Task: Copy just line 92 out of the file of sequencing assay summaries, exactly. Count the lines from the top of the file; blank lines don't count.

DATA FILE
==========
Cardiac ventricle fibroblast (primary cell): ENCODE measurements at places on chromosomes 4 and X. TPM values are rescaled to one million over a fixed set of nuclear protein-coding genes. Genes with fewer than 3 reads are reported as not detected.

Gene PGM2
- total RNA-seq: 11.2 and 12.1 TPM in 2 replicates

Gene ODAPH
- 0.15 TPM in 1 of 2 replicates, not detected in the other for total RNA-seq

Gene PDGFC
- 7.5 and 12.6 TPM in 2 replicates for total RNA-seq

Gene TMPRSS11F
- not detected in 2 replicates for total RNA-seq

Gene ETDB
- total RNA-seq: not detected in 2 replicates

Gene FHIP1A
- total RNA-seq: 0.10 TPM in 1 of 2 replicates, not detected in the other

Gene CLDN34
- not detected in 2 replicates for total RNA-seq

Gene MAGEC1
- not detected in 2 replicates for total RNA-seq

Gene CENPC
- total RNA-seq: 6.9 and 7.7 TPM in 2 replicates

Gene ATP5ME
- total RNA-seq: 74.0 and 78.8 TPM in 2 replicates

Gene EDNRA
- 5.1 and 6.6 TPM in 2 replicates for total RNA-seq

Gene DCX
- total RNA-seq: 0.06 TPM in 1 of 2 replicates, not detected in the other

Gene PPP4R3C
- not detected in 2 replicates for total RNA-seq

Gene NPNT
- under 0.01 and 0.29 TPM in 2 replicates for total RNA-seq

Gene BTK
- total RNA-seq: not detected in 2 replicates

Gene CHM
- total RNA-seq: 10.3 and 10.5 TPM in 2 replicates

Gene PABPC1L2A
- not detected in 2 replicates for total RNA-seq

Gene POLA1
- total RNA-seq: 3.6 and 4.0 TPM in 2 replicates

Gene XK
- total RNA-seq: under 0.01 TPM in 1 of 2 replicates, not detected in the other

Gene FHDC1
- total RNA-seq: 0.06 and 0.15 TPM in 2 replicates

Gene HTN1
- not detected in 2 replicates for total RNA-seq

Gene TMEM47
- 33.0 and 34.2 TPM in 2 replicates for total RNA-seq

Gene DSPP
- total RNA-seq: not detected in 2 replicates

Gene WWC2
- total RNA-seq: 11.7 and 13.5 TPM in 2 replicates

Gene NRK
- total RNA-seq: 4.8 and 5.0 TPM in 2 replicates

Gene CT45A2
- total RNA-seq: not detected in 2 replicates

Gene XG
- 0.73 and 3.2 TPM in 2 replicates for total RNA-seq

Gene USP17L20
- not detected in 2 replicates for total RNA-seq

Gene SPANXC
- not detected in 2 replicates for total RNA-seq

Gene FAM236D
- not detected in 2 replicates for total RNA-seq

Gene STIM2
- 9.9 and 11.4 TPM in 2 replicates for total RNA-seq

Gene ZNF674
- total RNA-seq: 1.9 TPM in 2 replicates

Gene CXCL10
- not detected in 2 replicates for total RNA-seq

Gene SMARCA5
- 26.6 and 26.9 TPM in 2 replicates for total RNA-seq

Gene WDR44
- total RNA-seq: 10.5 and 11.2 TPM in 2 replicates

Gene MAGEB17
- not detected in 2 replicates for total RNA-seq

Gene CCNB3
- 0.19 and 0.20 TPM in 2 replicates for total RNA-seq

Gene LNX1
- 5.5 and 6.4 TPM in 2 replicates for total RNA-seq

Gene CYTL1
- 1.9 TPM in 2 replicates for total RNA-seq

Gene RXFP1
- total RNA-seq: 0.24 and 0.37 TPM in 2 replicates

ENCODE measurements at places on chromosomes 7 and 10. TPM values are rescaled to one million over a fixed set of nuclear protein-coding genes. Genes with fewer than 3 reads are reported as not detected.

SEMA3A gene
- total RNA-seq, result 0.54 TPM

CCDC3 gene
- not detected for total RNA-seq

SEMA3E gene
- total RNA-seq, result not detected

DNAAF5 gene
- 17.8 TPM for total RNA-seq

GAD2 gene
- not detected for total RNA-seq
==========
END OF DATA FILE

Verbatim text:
- not detected for total RNA-seq